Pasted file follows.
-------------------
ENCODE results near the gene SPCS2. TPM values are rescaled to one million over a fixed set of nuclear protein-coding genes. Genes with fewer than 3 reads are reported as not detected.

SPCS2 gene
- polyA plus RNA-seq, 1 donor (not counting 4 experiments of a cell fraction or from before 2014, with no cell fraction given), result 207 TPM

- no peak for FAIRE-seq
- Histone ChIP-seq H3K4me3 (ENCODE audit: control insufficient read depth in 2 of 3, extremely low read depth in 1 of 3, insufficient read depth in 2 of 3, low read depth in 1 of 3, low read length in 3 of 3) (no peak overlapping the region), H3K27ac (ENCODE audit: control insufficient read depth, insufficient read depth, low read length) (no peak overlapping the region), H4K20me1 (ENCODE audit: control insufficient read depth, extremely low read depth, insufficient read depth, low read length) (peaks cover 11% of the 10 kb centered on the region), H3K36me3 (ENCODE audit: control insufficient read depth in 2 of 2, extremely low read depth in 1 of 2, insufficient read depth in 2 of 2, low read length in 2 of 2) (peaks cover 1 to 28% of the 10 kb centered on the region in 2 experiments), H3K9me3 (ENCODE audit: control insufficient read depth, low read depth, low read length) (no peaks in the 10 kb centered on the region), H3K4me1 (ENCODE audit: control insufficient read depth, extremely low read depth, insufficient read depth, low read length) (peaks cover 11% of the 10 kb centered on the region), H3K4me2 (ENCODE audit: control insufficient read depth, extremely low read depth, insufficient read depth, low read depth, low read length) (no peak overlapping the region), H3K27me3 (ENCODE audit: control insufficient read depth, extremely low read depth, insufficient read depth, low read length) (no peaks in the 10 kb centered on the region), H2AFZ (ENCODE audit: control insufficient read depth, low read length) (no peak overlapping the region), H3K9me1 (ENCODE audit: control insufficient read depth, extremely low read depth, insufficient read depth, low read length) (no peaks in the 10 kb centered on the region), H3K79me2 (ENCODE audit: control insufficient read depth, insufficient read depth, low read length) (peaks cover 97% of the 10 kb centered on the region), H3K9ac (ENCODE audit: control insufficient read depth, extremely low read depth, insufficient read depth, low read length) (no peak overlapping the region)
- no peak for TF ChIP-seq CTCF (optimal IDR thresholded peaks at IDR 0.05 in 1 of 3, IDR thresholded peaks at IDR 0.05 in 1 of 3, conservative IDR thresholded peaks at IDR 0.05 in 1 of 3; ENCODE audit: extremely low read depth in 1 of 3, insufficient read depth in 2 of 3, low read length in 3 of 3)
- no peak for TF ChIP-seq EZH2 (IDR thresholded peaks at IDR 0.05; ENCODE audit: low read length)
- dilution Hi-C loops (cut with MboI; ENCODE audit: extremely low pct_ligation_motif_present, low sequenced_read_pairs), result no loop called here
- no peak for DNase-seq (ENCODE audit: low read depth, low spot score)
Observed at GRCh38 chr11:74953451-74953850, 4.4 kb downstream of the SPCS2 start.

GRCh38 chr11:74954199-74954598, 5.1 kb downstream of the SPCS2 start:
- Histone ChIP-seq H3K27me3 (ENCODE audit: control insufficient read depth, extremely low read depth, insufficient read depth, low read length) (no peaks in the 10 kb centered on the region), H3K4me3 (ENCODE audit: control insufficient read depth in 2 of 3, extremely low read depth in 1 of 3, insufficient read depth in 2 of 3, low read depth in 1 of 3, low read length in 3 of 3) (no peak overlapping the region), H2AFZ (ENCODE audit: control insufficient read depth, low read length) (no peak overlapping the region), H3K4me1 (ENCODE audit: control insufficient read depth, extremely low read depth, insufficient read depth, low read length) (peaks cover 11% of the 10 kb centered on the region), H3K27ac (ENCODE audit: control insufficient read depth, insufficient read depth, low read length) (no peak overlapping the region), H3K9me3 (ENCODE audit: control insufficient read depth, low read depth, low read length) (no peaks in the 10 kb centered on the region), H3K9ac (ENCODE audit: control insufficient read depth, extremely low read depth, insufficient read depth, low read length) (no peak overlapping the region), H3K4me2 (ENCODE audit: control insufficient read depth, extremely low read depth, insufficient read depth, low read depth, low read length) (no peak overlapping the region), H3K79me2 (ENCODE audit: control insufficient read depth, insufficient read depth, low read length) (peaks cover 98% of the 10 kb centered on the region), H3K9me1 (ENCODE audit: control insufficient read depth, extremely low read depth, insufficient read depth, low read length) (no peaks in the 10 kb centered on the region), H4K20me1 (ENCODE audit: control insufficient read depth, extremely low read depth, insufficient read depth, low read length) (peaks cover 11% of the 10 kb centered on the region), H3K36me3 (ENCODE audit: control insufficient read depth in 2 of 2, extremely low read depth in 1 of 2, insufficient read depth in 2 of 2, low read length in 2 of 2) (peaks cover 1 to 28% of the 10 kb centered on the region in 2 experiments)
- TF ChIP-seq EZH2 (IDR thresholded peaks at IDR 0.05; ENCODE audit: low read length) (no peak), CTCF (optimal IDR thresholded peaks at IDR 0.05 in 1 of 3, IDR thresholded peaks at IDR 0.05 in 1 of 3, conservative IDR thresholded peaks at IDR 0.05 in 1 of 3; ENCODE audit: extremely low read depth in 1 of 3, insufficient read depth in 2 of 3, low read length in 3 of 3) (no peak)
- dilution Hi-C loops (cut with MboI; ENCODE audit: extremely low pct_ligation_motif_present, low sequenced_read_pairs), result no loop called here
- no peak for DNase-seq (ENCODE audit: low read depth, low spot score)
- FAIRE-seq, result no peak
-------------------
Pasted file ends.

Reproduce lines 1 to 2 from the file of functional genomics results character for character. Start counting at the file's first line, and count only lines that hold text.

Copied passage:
ENCODE results near the gene SPCS2. TPM values are rescaled to one million over a fixed set of nuclear protein-coding genes. Genes with fewer than 3 reads are reported as not detected.

SPCS2 gene